Born and raised in Daly City, California, Alfred Remulla was exposed to dance through the likings of boy bands like N*Sync and Backstreet Boys at the age of 6. Seeing this infatuation with the art of dance, his mom enrolled him in the hip hop program at the Westlake School of Performing Arts (WSPA) where he received training from his first teacher AR. Soon after that Chris Aldegar took over from there and got him accustomed to the style of The Company, which is WSPA’s competing dance team. After training with him for 2 years he recommended he audition for the jr’s. hip hop team at WSPA. After making it, Remula trained with Patrick Cruz for a year and a half before taking a hiatus during his transition into high school.
In 2012 Remulla returned to the dance scene where he competed with The Company’s Junior team Apprentice (APT) for 3 years. During his last year on APT he received one of his first choreographer opportunities where he choreographed for the team for one of their sets. Through Remulla’s persistence he was finally able to make it on The Company after auditioning 4 times, where he currently resides today.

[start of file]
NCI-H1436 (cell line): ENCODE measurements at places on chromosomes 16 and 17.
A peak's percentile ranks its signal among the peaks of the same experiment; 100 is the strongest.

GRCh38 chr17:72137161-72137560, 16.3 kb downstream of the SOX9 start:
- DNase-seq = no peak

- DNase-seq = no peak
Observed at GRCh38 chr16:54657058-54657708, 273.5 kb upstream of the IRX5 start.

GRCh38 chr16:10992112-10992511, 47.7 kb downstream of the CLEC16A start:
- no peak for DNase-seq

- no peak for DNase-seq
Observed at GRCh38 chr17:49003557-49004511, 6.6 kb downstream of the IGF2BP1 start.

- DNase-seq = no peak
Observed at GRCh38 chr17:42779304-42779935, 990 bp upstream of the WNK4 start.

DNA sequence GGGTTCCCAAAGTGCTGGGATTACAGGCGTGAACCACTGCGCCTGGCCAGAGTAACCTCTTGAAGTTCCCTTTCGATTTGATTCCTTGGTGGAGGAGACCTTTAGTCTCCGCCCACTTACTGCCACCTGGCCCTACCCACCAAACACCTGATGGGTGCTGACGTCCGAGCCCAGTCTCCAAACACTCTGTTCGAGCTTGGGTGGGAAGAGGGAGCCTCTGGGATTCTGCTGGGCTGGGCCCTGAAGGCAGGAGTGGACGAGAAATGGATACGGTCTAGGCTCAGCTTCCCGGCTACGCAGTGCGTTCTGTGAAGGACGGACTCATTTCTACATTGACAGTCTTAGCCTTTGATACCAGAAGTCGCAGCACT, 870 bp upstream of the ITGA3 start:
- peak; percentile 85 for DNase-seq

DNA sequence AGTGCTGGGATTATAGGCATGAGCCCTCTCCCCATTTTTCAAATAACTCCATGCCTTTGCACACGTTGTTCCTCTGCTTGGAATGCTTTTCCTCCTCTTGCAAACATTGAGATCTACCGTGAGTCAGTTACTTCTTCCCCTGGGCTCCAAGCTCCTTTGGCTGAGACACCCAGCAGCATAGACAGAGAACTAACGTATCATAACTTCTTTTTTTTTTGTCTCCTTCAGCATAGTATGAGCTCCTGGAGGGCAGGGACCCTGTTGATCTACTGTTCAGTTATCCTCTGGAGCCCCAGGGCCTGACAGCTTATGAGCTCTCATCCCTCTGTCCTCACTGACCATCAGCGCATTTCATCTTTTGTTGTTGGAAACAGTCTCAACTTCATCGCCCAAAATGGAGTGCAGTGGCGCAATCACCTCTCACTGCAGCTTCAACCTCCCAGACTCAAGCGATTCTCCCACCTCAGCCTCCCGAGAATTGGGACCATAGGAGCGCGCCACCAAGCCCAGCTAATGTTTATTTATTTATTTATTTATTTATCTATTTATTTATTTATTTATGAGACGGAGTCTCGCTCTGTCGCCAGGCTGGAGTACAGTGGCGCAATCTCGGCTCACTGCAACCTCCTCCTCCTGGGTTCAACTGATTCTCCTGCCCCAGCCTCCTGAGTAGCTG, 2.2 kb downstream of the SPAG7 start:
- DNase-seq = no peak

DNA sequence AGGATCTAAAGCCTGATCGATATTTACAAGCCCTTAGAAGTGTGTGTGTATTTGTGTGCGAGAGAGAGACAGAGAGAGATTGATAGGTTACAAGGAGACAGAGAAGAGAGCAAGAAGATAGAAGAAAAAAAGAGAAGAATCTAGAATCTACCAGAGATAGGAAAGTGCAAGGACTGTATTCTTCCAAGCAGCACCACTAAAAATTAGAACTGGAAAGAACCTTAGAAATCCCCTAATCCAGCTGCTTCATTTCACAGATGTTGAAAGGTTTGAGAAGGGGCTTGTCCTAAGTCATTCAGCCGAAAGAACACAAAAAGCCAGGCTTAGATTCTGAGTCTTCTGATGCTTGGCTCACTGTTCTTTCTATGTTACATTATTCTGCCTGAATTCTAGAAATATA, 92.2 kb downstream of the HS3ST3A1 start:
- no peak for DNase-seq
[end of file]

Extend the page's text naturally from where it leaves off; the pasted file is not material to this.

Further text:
After being trained under The Company for so long, Remulla considers his style of dance as ghetto urban with a dose of cleanliness. He finds inspiration from Shaun Evaristo due to his commitment of feeling and exuding that into the crowd. Aside from Evaristo he also finds a lot of inspiration from Larkin Poynton due to how Poynton emphasizes freedom and Pat Cruz because of how particular he is which is what has helped him during his time as a teacher.
When he’s not dancing for The Company, you can find Remulla at WSPA where he teaches kids from ages 8-10 the fundamentals of hip hop and also assisting Pat Cruz with Advanced (Adv) which is a practice team that ranges from ages 15-24. You can also find Remulla on the internet where he sporadically realizes concept videos where he choreographs stories that he’s gone through, through dance. Remulla plans to keep dance a part of his life for as long as he can, and he advises up and coming dancers to keep an open mind and not be reluctant to try something new.
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